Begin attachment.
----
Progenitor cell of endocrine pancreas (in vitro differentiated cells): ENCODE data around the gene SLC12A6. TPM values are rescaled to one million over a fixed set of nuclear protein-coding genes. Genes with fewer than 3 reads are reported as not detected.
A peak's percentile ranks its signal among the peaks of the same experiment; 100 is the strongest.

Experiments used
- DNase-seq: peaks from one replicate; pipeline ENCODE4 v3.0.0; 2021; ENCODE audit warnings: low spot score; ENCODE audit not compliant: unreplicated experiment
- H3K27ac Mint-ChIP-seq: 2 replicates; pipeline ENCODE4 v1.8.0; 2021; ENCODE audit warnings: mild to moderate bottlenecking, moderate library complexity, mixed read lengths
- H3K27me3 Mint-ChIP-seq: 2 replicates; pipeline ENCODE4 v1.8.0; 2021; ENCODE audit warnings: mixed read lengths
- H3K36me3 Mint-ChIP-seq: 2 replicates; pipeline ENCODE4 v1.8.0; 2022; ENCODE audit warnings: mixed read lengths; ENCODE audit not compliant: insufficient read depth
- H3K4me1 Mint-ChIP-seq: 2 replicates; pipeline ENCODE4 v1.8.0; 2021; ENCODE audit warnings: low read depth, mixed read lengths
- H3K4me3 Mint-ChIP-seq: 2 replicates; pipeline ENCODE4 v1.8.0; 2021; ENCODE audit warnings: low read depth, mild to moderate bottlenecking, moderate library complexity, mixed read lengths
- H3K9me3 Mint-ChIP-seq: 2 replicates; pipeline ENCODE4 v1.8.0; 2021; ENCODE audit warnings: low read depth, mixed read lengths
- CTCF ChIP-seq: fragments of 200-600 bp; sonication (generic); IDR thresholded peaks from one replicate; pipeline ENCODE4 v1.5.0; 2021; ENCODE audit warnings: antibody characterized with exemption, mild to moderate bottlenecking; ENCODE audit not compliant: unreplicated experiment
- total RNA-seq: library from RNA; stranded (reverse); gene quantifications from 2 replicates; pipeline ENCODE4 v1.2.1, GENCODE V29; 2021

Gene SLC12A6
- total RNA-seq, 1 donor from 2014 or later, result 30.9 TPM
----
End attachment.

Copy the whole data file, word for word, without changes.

Progenitor cell of endocrine pancreas (in vitro differentiated cells): ENCODE data around the gene SLC12A6. TPM values are rescaled to one million over a fixed set of nuclear protein-coding genes. Genes with fewer than 3 reads are reported as not detected.
A peak's percentile ranks its signal among the peaks of the same experiment; 100 is the strongest.

Experiments used
- DNase-seq: peaks from one replicate; pipeline ENCODE4 v3.0.0; 2021; ENCODE audit warnings: low spot score; ENCODE audit not compliant: unreplicated experiment
- H3K27ac Mint-ChIP-seq: 2 replicates; pipeline ENCODE4 v1.8.0; 2021; ENCODE audit warnings: mild to moderate bottlenecking, moderate library complexity, mixed read lengths
- H3K27me3 Mint-ChIP-seq: 2 replicates; pipeline ENCODE4 v1.8.0; 2021; ENCODE audit warnings: mixed read lengths
- H3K36me3 Mint-ChIP-seq: 2 replicates; pipeline ENCODE4 v1.8.0; 2022; ENCODE audit warnings: mixed read lengths; ENCODE audit not compliant: insufficient read depth
- H3K4me1 Mint-ChIP-seq: 2 replicates; pipeline ENCODE4 v1.8.0; 2021; ENCODE audit warnings: low read depth, mixed read lengths
- H3K4me3 Mint-ChIP-seq: 2 replicates; pipeline ENCODE4 v1.8.0; 2021; ENCODE audit warnings: low read depth, mild to moderate bottlenecking, moderate library complexity, mixed read lengths
- H3K9me3 Mint-ChIP-seq: 2 replicates; pipeline ENCODE4 v1.8.0; 2021; ENCODE audit warnings: low read depth, mixed read lengths
- CTCF ChIP-seq: fragments of 200-600 bp; sonication (generic); IDR thresholded peaks from one replicate; pipeline ENCODE4 v1.5.0; 2021; ENCODE audit warnings: antibody characterized with exemption, mild to moderate bottlenecking; ENCODE audit not compliant: unreplicated experiment
- total RNA-seq: library from RNA; stranded (reverse); gene quantifications from 2 replicates; pipeline ENCODE4 v1.2.1, GENCODE V29; 2021

Gene SLC12A6
- total RNA-seq, 1 donor from 2014 or later, result 30.9 TPM